Question 2(b) – Particulars of Claim

3.1. Scarlett Browne, the senior partner of the Claimant, spoke to the secretary of Stanley Finch, a director of the Defendant about the need of the Claimant to have restoration work done on a canvas entitled “Buoy in Space #12”. The canvas is owned by the Claimant. It is by the 20th century artist Tiler Maximilian and is currently insured for £2,250,000.

3.2. The secretary of Mr. Finch came to have a preliminary look at the painting on Thursday 11 May 2xx8.

3.3. The Claimant received a quotation on 11 May 2xx8 for cleaning works required for the canvas. The quotation is attached with this Particulars of Claim.

3.4. On Thursday 25 May 2xx8, the Claimant and the Defendant entered into a deal at a cost of £15,275 inclusive of VAT for cleaning, packing and transporting of the canvas.

3.5 On Friday 26 May 2xx8, Mr Alan East, an employee of Art Restorations, came to pick up the painting.

3.6. The auction room manager, Mr Nicholas Jones of the Complainant raised concerns to Mr. East about the inadequate packing being undertaken by Mr. East. Mr East reassured Mr. Nicholas that it was in accordance with the Defendant’s instructions.

3.7. On Wednesday, 23 August 2xx8, Mr. East returned the painting. Mr. Nicholas Nicholas handed Mr. East the cheque for £15,275, he cost of restoring the canvas according to the deal agreed.

3.8. When Mr. Nicholas saw the painting, it was packed the exact same way as it was at the time Mr. East collected it.

3.9. The Claimant found the painting was cracked and in some places the painting were flaking off.

4. Particulars of breach

According to the report, dated 31 August 2xx8, by the Complainant’s in-house expert, Mr Ciaran Kelly, which is attached herewith, the probable causes are due to inappropriate packing and use of inappropriate cleaning and glossing agents:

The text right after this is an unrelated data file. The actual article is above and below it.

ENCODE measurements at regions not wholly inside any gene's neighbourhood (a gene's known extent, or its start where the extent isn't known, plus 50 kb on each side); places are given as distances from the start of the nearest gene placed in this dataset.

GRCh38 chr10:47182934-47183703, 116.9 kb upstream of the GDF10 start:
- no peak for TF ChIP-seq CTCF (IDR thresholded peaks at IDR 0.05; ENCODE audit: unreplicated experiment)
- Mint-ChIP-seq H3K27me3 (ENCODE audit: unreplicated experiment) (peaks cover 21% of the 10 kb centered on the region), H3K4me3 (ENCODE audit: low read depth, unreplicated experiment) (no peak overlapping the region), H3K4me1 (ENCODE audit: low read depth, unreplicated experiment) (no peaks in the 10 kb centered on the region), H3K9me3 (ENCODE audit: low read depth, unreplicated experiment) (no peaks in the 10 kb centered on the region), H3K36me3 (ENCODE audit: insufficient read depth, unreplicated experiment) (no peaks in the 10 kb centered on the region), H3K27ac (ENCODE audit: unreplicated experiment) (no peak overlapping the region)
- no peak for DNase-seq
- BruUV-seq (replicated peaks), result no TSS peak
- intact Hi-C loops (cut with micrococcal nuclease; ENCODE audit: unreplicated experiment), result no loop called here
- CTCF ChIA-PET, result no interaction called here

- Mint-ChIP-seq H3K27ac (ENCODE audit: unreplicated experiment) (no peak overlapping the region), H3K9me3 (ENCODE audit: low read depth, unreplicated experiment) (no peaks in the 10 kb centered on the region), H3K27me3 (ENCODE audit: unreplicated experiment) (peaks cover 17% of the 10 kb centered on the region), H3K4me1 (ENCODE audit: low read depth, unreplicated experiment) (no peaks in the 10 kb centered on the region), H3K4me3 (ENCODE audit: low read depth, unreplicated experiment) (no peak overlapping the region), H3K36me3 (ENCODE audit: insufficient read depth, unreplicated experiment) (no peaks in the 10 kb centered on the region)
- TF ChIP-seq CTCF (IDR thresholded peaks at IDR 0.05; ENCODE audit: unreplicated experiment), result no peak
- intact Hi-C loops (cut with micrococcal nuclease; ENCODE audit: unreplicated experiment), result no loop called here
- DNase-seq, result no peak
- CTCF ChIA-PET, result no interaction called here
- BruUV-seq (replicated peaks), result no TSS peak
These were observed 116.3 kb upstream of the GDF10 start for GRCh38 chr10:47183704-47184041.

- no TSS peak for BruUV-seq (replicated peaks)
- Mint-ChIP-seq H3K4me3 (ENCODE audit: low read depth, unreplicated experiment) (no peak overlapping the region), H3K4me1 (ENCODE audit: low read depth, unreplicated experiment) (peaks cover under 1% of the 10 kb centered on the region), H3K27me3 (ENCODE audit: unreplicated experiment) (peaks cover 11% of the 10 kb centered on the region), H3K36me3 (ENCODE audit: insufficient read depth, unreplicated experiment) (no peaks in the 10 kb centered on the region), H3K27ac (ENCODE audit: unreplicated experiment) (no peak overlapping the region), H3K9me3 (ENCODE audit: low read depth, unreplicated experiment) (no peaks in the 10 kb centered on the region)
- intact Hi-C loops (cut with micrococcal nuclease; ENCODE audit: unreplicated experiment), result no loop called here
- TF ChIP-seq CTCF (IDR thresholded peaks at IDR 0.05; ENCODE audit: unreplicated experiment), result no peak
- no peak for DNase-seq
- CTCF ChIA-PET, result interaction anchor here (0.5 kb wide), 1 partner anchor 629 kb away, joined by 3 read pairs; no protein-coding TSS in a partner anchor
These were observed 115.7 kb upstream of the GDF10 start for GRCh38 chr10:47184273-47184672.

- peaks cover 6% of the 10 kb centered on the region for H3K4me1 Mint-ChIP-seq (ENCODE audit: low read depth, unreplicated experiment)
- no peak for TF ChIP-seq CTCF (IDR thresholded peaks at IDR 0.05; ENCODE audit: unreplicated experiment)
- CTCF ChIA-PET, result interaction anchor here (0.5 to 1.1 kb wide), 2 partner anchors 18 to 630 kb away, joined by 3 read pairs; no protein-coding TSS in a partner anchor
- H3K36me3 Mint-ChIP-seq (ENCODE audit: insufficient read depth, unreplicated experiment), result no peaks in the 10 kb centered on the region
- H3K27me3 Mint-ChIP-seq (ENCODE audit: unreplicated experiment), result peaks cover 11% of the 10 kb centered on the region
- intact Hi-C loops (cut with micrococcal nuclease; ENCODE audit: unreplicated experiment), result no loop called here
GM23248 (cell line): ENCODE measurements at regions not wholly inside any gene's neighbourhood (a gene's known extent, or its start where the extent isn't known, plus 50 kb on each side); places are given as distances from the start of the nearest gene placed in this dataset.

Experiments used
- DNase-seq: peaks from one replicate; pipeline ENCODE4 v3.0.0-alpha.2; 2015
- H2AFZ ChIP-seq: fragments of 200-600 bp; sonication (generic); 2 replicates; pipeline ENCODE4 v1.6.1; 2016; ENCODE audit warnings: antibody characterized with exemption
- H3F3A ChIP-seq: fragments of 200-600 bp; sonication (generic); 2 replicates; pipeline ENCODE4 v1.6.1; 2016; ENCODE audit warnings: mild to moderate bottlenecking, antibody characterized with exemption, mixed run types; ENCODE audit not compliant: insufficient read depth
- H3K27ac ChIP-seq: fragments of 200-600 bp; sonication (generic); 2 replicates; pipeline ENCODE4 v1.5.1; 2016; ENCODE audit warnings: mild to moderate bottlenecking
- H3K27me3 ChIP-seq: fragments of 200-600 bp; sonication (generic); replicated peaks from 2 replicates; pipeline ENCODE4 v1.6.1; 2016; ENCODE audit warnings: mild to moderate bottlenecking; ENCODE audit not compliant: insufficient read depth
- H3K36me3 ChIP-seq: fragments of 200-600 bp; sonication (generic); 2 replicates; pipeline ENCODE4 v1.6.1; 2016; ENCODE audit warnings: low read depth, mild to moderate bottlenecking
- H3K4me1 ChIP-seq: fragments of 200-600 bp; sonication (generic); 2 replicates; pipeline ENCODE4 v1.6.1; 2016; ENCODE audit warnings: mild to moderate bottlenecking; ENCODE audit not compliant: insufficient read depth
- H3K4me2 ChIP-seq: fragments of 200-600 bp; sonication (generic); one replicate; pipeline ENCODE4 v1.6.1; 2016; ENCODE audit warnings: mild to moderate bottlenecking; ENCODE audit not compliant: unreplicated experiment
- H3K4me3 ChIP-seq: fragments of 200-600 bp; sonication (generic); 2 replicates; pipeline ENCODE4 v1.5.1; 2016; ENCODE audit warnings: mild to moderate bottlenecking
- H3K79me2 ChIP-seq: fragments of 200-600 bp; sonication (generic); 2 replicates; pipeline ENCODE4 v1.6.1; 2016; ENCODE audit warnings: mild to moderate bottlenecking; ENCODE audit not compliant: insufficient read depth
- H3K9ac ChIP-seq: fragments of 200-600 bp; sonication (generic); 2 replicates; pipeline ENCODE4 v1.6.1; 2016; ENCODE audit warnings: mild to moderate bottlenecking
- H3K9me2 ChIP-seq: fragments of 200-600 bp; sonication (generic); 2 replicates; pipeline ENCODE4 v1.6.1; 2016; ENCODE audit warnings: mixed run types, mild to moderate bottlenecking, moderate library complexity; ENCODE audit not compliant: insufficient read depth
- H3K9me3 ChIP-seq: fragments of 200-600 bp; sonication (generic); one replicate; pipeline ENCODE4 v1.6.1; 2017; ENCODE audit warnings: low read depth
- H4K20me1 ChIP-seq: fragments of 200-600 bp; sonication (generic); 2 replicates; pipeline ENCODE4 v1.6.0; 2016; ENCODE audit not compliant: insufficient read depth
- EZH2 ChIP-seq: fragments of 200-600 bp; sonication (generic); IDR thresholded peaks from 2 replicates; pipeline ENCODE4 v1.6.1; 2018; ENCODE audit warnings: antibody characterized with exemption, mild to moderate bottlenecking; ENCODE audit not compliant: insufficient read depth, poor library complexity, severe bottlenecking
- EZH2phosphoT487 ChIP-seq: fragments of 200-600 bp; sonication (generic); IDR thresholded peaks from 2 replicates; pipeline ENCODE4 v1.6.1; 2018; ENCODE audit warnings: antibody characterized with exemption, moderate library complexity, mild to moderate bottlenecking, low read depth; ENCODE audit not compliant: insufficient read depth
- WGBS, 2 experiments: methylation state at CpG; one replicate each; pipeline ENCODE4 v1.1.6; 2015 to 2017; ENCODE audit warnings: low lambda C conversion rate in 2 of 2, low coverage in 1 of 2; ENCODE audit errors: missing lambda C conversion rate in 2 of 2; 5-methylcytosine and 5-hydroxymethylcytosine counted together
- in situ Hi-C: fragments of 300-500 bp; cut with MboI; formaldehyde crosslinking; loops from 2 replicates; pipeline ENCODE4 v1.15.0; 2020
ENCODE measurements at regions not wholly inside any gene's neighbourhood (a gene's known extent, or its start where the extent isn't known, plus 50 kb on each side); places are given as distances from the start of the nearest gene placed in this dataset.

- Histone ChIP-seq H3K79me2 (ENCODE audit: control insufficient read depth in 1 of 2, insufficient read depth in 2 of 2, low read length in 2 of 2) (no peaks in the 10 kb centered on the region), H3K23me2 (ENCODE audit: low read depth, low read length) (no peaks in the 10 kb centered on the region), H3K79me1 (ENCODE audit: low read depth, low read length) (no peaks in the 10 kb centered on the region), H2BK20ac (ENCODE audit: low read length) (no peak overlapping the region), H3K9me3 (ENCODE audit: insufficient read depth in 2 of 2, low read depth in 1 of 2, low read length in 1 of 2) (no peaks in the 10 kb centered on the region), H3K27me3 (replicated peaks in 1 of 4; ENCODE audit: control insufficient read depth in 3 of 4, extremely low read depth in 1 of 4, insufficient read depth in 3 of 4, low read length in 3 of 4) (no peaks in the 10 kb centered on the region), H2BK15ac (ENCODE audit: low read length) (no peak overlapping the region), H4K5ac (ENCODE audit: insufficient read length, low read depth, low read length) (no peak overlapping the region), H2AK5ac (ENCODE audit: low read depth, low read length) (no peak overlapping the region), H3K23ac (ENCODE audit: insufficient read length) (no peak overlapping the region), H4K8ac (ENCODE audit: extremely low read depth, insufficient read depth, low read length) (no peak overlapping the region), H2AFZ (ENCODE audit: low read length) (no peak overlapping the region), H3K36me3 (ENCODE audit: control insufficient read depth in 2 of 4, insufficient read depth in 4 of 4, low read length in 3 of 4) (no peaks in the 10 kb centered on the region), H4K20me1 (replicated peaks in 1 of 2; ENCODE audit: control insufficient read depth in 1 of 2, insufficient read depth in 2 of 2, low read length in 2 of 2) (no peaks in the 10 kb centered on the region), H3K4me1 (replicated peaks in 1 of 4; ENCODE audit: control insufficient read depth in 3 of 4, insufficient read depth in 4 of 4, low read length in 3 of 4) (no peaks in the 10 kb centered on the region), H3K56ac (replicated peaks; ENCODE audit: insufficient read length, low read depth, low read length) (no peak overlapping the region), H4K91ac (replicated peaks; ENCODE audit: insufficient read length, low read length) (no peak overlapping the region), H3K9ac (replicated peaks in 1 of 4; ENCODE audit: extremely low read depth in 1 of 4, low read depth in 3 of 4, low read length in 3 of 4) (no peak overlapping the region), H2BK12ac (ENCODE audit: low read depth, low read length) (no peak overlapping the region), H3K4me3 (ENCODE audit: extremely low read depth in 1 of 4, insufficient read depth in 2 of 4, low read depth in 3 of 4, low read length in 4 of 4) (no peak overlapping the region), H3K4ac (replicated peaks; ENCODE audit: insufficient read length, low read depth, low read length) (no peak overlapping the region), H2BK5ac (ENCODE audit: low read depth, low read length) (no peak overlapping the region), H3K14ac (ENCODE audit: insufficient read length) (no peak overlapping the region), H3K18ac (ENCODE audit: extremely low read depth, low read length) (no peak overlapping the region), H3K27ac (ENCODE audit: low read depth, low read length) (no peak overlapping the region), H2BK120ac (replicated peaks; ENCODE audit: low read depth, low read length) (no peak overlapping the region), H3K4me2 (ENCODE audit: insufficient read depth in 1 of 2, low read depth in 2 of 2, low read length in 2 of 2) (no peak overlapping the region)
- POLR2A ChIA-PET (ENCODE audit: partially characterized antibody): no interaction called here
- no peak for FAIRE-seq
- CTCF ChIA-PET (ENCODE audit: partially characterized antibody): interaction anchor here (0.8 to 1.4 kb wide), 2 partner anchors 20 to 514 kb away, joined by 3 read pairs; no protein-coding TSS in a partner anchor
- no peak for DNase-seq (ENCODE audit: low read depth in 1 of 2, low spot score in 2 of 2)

4.1 The Defendant used a cleaning fluid, ammonium hydroxide. This is not inappropriate for paintings. This has caused the dullness and fading of the colours of the painting.

4.2 The Defendant has caused the cracking and flakeing of the painting due to their inappropriate gloss paints and packing methods.

The gloss paints used by the Defendant might have solvents normally used in cleaning paintings. Such solvents can disrupt the painting. Also, in such case, if the painting was handled roughly, the painting can easily crack and start to flake.

The official instructions of the Defedant that were followed by Mr. East requireed 5cm-thick bubble to be wrapped on just the 4 corners of the painting for all transportation. This thickness and dsitribution of bubble wrap was wholly inadequate. The minimum standard required for wrapping such painting is a 10cm-thick bubble wrap, which should have been used over the entire painting.

5. Consequences of the breach

5.1. The painting cannot be now displayed at the Claimant’s main auction room.

5.2. If the painting is not fully repaired and restored, it would eventually disintegrate.

5.3. The Claimant, therefore, must fully repair and restore the painting.

5.4. For such repair and restoration, the Claimant may incur £106,500 (inclusive of VAT).

6. Particulars of damages and loss

6.1. The Claimant suffered damages in the amount of:

The cost of the agreed deal for cleaning, packing and transporting: £15,275

6.2. The Claimant will incur cost full repair and restoration of the painting: £106,500

Total amount damages: £121,775


Damages under paragraph 6.1 and 6.2.

Costs of suit.

Further or alternative relief.

Dated: Cornish Llewelyn LLP


We believe that the facts stated in this Particulars of Claim are true. We understand that proceedings for contempt of court may be brought against anyone who makes, or causes to be made, a false statement in a document verified by a statement of truth without an honest belief in its truth.

The Claimant’s solicitors are Cornish Llewelyn LLP of 36 Hilly Road, Manchester, MN1 5RT.

To the Court and to the Defendant.